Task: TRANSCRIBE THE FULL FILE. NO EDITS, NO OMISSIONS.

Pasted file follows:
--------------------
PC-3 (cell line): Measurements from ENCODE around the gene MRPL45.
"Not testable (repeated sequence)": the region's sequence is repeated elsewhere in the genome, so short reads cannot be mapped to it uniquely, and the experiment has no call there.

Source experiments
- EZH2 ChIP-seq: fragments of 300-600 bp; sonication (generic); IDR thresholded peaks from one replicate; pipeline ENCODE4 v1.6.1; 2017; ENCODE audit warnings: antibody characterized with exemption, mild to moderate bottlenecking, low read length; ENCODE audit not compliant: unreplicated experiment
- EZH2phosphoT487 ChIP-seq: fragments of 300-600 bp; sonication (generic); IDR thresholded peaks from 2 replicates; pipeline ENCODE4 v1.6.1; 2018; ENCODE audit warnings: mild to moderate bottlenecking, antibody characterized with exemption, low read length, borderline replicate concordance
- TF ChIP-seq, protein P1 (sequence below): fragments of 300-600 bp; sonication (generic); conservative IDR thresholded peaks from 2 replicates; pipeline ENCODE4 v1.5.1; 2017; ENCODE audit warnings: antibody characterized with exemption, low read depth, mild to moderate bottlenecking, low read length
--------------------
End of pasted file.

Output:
PC-3 (cell line): Measurements from ENCODE around the gene MRPL45.
"Not testable (repeated sequence)": the region's sequence is repeated elsewhere in the genome, so short reads cannot be mapped to it uniquely, and the experiment has no call there.

Source experiments
- EZH2 ChIP-seq: fragments of 300-600 bp; sonication (generic); IDR thresholded peaks from one replicate; pipeline ENCODE4 v1.6.1; 2017; ENCODE audit warnings: antibody characterized with exemption, mild to moderate bottlenecking, low read length; ENCODE audit not compliant: unreplicated experiment
- EZH2phosphoT487 ChIP-seq: fragments of 300-600 bp; sonication (generic); IDR thresholded peaks from 2 replicates; pipeline ENCODE4 v1.6.1; 2018; ENCODE audit warnings: mild to moderate bottlenecking, antibody characterized with exemption, low read length, borderline replicate concordance
- TF ChIP-seq, protein P1 (sequence below): fragments of 300-600 bp; sonication (generic); conservative IDR thresholded peaks from 2 replicates; pipeline ENCODE4 v1.5.1; 2017; ENCODE audit warnings: antibody characterized with exemption, low read depth, mild to moderate bottlenecking, low read length